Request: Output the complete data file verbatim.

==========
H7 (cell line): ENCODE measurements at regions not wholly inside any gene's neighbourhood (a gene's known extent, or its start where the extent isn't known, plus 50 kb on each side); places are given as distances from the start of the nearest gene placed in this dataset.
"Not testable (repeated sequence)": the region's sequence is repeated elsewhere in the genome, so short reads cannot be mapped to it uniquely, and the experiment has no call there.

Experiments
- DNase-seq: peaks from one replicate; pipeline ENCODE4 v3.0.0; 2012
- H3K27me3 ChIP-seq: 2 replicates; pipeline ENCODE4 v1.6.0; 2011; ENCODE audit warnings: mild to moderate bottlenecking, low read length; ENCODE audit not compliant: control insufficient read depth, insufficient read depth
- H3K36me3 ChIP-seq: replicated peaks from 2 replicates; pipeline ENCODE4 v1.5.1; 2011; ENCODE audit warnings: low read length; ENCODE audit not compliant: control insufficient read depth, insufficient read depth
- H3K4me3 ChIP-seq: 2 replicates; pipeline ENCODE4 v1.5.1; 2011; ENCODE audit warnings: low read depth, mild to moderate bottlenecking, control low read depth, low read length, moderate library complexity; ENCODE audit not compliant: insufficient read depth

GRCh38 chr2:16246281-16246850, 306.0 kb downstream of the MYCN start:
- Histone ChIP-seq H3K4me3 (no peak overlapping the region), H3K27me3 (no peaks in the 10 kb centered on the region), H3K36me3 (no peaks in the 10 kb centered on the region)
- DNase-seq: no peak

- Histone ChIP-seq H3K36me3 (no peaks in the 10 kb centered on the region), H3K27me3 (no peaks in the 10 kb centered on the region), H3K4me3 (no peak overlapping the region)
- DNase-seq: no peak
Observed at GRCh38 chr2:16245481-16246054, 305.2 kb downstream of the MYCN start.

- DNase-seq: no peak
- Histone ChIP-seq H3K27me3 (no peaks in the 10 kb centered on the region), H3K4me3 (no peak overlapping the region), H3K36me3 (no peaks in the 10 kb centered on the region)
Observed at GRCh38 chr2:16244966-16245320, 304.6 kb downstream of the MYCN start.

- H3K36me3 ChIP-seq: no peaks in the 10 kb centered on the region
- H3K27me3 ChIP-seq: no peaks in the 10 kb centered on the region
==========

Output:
H7 (cell line): ENCODE measurements at regions not wholly inside any gene's neighbourhood (a gene's known extent, or its start where the extent isn't known, plus 50 kb on each side); places are given as distances from the start of the nearest gene placed in this dataset.
"Not testable (repeated sequence)": the region's sequence is repeated elsewhere in the genome, so short reads cannot be mapped to it uniquely, and the experiment has no call there.

Experiments
- DNase-seq: peaks from one replicate; pipeline ENCODE4 v3.0.0; 2012
- H3K27me3 ChIP-seq: 2 replicates; pipeline ENCODE4 v1.6.0; 2011; ENCODE audit warnings: mild to moderate bottlenecking, low read length; ENCODE audit not compliant: control insufficient read depth, insufficient read depth
- H3K36me3 ChIP-seq: replicated peaks from 2 replicates; pipeline ENCODE4 v1.5.1; 2011; ENCODE audit warnings: low read length; ENCODE audit not compliant: control insufficient read depth, insufficient read depth
- H3K4me3 ChIP-seq: 2 replicates; pipeline ENCODE4 v1.5.1; 2011; ENCODE audit warnings: low read depth, mild to moderate bottlenecking, control low read depth, low read length, moderate library complexity; ENCODE audit not compliant: insufficient read depth

GRCh38 chr2:16246281-16246850, 306.0 kb downstream of the MYCN start:
- Histone ChIP-seq H3K4me3 (no peak overlapping the region), H3K27me3 (no peaks in the 10 kb centered on the region), H3K36me3 (no peaks in the 10 kb centered on the region)
- DNase-seq: no peak

- Histone ChIP-seq H3K36me3 (no peaks in the 10 kb centered on the region), H3K27me3 (no peaks in the 10 kb centered on the region), H3K4me3 (no peak overlapping the region)
- DNase-seq: no peak
Observed at GRCh38 chr2:16245481-16246054, 305.2 kb downstream of the MYCN start.

- DNase-seq: no peak
- Histone ChIP-seq H3K27me3 (no peaks in the 10 kb centered on the region), H3K4me3 (no peak overlapping the region), H3K36me3 (no peaks in the 10 kb centered on the region)
Observed at GRCh38 chr2:16244966-16245320, 304.6 kb downstream of the MYCN start.

- H3K36me3 ChIP-seq: no peaks in the 10 kb centered on the region
- H3K27me3 ChIP-seq: no peaks in the 10 kb centered on the region